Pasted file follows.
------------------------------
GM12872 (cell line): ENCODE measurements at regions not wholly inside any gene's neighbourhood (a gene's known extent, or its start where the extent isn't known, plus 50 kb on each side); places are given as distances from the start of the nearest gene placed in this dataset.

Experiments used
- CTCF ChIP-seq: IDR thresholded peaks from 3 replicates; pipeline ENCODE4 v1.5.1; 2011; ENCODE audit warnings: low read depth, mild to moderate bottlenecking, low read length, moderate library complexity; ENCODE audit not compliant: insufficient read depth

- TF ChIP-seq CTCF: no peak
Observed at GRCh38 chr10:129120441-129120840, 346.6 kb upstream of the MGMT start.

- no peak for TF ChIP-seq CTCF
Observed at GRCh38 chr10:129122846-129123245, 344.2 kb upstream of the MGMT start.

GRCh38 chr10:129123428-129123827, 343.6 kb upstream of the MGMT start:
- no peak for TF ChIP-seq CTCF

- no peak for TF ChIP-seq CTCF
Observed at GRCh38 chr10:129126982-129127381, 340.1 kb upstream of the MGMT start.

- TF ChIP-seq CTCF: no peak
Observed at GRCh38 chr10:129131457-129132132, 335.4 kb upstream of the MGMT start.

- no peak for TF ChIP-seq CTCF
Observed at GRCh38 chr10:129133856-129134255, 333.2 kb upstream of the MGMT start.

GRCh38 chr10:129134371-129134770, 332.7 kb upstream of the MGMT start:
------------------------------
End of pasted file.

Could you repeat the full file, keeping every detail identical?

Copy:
GM12872 (cell line): ENCODE measurements at regions not wholly inside any gene's neighbourhood (a gene's known extent, or its start where the extent isn't known, plus 50 kb on each side); places are given as distances from the start of the nearest gene placed in this dataset.

Experiments used
- CTCF ChIP-seq: IDR thresholded peaks from 3 replicates; pipeline ENCODE4 v1.5.1; 2011; ENCODE audit warnings: low read depth, mild to moderate bottlenecking, low read length, moderate library complexity; ENCODE audit not compliant: insufficient read depth

- TF ChIP-seq CTCF: no peak
Observed at GRCh38 chr10:129120441-129120840, 346.6 kb upstream of the MGMT start.

- no peak for TF ChIP-seq CTCF
Observed at GRCh38 chr10:129122846-129123245, 344.2 kb upstream of the MGMT start.

GRCh38 chr10:129123428-129123827, 343.6 kb upstream of the MGMT start:
- no peak for TF ChIP-seq CTCF

- no peak for TF ChIP-seq CTCF
Observed at GRCh38 chr10:129126982-129127381, 340.1 kb upstream of the MGMT start.

- TF ChIP-seq CTCF: no peak
Observed at GRCh38 chr10:129131457-129132132, 335.4 kb upstream of the MGMT start.

- no peak for TF ChIP-seq CTCF
Observed at GRCh38 chr10:129133856-129134255, 333.2 kb upstream of the MGMT start.

GRCh38 chr10:129134371-129134770, 332.7 kb upstream of the MGMT start: